My body makes its own memorials. When I am ravaged by a sadness I can not solve, eventually I go to the calendar where I find a fact to back up the ache.
Two years after the second baby I will never have left me–taking me with her right out of my marriage, I become deeply infected with the grief I had thought excavated by now. Down to the roots of my teeth, through the rattle of my shallow lungs it travels me.
You should be over it by now they would say if I’d let them. But I know better than to confess the truth of this illness. I will not be wronged or shamed for circling this sadness as many times as is necessary until I am released from its orbit.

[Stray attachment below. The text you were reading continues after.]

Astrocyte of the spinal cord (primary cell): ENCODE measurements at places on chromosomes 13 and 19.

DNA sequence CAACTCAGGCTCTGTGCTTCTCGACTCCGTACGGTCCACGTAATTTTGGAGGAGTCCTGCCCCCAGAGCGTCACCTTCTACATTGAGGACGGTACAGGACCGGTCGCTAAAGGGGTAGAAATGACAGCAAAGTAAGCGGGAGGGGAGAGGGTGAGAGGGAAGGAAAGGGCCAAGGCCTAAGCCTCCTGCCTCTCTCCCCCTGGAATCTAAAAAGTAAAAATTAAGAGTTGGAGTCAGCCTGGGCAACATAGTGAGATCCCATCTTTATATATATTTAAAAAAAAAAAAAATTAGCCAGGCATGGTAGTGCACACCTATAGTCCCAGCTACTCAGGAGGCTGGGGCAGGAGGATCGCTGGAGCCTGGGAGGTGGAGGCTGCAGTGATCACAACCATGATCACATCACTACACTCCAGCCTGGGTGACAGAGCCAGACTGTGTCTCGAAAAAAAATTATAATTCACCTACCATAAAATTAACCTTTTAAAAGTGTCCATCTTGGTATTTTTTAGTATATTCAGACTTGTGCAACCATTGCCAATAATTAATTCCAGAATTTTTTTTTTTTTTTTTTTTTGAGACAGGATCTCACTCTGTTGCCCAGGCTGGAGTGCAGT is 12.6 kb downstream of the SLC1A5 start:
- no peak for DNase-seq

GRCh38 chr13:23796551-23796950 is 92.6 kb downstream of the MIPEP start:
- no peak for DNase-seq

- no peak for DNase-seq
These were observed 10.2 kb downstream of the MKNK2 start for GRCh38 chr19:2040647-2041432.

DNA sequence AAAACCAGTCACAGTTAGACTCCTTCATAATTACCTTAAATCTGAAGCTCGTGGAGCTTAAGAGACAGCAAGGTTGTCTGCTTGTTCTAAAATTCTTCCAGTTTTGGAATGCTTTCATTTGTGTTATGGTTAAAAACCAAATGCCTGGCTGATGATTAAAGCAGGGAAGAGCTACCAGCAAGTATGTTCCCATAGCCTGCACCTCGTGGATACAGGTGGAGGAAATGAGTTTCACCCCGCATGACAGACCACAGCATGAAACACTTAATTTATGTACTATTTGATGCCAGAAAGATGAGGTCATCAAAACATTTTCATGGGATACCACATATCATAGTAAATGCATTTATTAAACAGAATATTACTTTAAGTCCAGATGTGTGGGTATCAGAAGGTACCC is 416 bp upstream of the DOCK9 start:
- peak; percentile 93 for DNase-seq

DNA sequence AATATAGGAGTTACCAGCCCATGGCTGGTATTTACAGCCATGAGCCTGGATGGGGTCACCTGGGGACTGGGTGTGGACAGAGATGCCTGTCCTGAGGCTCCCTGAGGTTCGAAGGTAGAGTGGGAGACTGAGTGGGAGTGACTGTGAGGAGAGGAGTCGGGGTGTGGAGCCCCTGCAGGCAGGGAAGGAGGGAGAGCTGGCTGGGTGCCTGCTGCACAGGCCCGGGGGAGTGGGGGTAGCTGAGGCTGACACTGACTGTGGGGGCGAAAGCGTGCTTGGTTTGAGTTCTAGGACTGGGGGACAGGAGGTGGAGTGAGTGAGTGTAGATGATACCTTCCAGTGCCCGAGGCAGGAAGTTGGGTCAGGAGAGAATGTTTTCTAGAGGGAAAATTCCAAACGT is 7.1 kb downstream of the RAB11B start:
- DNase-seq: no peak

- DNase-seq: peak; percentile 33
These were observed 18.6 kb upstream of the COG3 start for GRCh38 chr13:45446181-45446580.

I am wrung out: a wet sheet on a wet day that will not resolve. The bed becomes the ultimate in hopelessness: horizontal and going nowhere, as I am. We are twins of oblivion. My muddled and feverish brain makes a snow globe of the facts then shakes and shakes and shakes, as if somehow things might settle differently this time.
It is too hard to be alive, I would say if anyone was listening. But I am alone, everyone I know ossified in their own homes. So I eat food I can not taste then take the medicine that shows no evidence of working and give my body back to its catastrophe of holding onto falling snow inside the invention of what could have been.